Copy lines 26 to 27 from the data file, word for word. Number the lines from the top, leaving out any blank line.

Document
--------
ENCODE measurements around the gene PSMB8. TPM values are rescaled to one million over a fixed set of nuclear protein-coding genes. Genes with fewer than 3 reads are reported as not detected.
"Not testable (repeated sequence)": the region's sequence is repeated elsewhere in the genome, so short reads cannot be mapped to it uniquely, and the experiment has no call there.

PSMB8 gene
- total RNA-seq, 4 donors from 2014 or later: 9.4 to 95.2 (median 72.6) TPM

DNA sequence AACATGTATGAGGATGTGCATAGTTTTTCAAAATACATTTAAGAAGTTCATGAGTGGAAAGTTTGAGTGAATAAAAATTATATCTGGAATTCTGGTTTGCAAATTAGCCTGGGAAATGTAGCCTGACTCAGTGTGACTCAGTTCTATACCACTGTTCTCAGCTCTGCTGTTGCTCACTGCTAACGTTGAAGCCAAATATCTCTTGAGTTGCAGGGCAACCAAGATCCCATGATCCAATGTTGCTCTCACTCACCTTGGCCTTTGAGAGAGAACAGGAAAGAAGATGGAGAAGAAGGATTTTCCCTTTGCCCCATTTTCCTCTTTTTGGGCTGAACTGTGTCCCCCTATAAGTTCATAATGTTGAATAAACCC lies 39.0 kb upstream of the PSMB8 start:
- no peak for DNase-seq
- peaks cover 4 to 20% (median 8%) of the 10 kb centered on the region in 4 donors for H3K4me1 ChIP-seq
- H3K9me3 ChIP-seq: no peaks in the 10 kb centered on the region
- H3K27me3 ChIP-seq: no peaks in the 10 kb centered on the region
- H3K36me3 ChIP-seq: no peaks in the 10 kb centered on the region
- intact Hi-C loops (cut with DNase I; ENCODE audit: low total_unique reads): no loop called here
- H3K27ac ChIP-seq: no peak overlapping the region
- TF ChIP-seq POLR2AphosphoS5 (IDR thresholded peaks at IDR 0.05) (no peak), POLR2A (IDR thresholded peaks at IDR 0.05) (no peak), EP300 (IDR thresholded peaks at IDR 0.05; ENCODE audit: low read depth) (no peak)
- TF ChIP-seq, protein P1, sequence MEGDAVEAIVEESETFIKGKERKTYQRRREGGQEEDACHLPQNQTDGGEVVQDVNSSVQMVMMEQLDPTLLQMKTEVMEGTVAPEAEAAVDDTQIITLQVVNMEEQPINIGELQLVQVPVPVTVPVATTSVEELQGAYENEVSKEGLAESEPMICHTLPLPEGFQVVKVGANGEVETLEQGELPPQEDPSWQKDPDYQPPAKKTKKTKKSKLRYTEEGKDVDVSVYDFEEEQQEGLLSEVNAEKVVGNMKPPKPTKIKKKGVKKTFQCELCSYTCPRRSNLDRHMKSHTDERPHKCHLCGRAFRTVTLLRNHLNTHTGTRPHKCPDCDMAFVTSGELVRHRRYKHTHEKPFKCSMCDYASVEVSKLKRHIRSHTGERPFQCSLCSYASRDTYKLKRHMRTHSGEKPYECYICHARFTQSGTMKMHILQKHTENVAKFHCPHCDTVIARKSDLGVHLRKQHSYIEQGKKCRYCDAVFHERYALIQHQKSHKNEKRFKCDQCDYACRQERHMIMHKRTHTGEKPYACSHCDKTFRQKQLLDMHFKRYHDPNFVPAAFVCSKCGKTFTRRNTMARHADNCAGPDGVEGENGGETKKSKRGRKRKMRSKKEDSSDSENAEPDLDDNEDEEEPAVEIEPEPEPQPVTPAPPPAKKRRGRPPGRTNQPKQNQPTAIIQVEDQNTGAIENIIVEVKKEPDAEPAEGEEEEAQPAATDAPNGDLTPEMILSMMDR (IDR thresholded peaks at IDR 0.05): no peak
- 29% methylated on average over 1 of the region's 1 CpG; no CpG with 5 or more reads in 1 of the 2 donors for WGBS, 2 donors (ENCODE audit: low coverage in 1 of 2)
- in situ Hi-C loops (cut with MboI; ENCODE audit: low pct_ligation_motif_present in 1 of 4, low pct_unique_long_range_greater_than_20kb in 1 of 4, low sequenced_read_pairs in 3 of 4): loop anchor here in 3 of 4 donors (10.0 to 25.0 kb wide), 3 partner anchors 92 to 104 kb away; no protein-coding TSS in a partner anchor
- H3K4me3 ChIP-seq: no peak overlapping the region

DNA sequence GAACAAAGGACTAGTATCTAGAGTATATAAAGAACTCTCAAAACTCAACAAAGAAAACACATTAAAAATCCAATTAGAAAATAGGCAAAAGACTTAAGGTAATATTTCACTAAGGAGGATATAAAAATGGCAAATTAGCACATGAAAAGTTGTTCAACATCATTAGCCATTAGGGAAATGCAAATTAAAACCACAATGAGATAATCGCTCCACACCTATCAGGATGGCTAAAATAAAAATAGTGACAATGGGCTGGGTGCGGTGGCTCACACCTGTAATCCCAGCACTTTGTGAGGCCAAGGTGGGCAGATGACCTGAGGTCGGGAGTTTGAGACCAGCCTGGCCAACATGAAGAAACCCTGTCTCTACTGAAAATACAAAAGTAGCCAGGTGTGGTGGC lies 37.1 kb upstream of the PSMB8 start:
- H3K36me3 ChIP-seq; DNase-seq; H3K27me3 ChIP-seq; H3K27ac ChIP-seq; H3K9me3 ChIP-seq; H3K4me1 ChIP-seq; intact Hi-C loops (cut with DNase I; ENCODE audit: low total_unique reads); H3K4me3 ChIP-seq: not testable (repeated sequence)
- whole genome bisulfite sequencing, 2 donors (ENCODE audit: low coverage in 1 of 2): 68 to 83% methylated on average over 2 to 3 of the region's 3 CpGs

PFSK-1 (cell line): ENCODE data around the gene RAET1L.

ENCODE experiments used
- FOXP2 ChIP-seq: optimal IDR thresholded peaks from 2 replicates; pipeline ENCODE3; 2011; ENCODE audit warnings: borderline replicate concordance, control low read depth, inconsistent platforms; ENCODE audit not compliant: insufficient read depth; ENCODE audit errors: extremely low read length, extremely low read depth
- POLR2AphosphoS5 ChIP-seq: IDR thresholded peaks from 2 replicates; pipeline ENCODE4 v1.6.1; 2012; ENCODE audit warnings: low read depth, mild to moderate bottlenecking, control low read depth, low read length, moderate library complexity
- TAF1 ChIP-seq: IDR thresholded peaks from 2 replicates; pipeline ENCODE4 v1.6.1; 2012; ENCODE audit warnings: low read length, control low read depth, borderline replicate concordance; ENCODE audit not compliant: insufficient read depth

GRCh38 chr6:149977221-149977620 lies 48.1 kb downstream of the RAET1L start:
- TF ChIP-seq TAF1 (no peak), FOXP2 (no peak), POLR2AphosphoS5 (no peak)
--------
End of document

GRCh38 chr6:149977221-149977620 lies 48.1 kb downstream of the RAET1L start:
- TF ChIP-seq TAF1 (no peak), FOXP2 (no peak), POLR2AphosphoS5 (no peak)